A Maui Onion Celebration

Jo McGarry
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Wednesday - August 04, 2005
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Ryan Arnaud (center) of Kahana, Maui, won last
year’s keiki onion-eating contest by consuming
5.3 ounces in the 60-second time limit

There are food festivals to celebrate almost everything — many of them grand affairs that end up costing a small fortune to attend. But it is to The Maui Onion Festival that I give the title of “most unpretentious food event in Hawaii.” The Maui Onion Festival doesn’t claim to have the perfect location — although it has a very nice one on the shorefront at Whalers Village, Kaanapali. It doesn’t feature clever wine pairings, it has no silent auction and it doesn’t even have a cover charge. It just bills itself as a fun, family weekend celebrating the humble onion.

In the past 15 years, however, it has so successfully marketed itself that thousands of locals will flock there this weekend — and meet up with hundreds of returning Mainland tourists who come each year to enjoy the simple two-day event.

“I think that the festival offers something unique,” says organizer and director of PR Aubrey Hawk, “in that we are able to bring a piece of upcountry Maui to Kaanapali — the ultimate resort. Every year I see tourists and locals standing chatting with farmers frying onion rings or selling their produce, and I think people feel like they’re seeing a real slice of country life here.”

Not to mention the fact that some of the top chefs on Maui give live (free) cooking demonstrations throughout the weekend. “The quality of the food here and the fact that people can sit and watch these remarkable chefs at work is really fun for people,” comments Hawk.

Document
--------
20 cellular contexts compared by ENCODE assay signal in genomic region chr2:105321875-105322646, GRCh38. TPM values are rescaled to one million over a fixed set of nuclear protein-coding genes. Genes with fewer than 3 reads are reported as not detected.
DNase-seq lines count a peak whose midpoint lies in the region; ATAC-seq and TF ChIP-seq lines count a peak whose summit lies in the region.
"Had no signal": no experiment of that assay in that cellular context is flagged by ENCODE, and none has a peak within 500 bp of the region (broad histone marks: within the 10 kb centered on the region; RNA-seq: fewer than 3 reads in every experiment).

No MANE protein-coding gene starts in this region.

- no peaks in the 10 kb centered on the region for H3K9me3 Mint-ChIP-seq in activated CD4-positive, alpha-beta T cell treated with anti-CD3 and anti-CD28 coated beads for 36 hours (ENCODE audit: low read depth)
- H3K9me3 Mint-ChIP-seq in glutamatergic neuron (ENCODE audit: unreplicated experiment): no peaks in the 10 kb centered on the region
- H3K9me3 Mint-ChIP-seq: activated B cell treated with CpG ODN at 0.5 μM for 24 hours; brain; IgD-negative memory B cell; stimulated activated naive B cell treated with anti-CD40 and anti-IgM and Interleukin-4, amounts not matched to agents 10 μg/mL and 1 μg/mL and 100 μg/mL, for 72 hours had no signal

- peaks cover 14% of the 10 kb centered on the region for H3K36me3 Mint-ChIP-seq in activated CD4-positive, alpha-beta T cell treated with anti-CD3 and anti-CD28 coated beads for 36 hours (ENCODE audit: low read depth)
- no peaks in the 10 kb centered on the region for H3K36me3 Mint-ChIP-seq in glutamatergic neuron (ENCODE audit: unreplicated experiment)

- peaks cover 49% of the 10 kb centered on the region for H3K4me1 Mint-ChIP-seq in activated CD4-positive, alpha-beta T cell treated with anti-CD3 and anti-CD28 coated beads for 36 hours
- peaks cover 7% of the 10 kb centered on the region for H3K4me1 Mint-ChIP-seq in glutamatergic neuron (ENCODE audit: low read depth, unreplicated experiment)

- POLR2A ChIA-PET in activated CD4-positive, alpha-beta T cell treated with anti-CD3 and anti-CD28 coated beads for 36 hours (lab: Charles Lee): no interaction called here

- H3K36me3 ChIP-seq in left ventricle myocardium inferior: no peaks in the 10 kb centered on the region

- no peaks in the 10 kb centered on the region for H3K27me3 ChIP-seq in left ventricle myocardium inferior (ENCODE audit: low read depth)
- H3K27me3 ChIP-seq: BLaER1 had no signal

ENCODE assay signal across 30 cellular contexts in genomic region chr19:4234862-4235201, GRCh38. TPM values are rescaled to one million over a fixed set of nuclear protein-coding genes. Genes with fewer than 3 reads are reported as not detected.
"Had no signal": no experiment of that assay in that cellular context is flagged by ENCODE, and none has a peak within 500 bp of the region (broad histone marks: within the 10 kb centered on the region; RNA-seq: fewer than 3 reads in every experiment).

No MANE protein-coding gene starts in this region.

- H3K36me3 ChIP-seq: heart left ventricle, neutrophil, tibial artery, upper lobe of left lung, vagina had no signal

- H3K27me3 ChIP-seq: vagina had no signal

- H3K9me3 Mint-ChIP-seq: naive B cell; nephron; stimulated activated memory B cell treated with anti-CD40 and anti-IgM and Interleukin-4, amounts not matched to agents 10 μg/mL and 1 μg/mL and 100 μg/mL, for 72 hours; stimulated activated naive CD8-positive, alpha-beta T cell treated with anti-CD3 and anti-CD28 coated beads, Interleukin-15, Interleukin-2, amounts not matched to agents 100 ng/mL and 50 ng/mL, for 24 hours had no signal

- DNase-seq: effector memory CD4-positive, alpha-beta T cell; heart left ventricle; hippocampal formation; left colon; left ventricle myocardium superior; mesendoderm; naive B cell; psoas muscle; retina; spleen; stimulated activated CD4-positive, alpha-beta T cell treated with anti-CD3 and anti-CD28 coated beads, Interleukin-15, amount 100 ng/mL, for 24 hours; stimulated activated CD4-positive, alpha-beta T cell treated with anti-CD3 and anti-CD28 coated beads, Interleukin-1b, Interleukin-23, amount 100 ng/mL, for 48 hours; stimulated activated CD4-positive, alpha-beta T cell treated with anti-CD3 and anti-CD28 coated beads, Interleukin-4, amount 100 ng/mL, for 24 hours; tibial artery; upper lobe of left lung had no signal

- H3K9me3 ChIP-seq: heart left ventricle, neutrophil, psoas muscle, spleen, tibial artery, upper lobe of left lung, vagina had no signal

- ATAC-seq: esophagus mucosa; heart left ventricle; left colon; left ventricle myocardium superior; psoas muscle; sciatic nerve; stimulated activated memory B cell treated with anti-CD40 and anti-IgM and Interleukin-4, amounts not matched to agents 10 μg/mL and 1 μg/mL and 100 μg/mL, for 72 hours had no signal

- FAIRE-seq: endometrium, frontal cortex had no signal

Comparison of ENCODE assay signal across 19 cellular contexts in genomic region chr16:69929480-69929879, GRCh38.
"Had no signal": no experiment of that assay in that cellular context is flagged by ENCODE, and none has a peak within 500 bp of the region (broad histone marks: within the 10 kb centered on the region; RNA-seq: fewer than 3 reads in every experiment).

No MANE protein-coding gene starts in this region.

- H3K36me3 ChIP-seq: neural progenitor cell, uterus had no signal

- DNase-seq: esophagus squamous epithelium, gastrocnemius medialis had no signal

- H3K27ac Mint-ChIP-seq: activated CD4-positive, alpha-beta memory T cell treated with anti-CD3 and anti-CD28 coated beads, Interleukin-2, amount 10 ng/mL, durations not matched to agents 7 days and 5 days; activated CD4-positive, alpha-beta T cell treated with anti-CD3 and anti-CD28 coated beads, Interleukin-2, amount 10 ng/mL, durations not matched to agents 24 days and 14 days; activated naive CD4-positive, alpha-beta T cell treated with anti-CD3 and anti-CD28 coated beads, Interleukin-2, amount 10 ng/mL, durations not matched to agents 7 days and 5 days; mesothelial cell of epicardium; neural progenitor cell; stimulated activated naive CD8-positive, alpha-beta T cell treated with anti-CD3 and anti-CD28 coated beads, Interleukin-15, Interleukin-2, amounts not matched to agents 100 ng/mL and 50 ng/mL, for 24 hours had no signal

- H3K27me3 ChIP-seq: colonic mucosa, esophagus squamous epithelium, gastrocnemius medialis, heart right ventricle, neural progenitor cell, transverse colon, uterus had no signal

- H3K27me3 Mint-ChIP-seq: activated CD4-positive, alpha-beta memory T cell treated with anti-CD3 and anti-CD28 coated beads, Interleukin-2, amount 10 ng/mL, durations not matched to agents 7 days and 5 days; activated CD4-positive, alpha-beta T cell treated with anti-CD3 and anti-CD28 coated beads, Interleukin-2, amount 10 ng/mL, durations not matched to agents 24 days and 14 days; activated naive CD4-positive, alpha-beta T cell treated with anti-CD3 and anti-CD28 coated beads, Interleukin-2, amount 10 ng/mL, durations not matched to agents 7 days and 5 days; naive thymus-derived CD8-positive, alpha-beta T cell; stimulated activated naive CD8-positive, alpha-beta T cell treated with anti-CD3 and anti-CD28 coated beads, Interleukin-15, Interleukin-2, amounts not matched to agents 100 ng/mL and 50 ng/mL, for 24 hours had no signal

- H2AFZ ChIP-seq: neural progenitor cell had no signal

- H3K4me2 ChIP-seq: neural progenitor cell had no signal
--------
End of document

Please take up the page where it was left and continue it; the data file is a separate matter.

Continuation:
For me, it’s also one of the most satisfying food contests that I judge all year. While most people put a great deal of effort into preparing a dish for competition — they really get creative on Maui. The Maui Onion Professional cooking contest is one of the highest quality cooking contests in the islands. I always get the feeling that the chefs care so much who wins — and they stick strictly to rules that require them to feature the Maui onion in all its glory.

Last year’s winner, Christopher Napoleon from the Kaanapali Beach Hotel, practiced making his recipe dozens of times before he entered it. His Maui Onion Stuffed Veal Loin with Maui Onion and Leek Fondue was a runaway winner with the judges. Of course, I’m a sucker for anything that celebrates local produce. And even more of one for a festival where farmers and chefs are the heroes of the day. But there really is something very simple and special about this weekend.

This year the festival will focus on children, and a variety of activities — including an onion-eating contest — should keep them occupied while moms and dads enjoy food samples from chefs such as Mark Ellman (Maui Tacos), Ivan Pahk (Vino) and Bobby Masters (Hula Grill).

The festival is Aug. 6 and 7 from 11 a.m. to 4 p.m. For me, and for thousands of others who’ll visit Whalers Village over the weekend, it offers a rare opportunity to take a deep breath, relax and take stock of the incredible beauty of Maui and its amazing produce.

I like to think of it as taking time to smell the onions.

Happy Eating!

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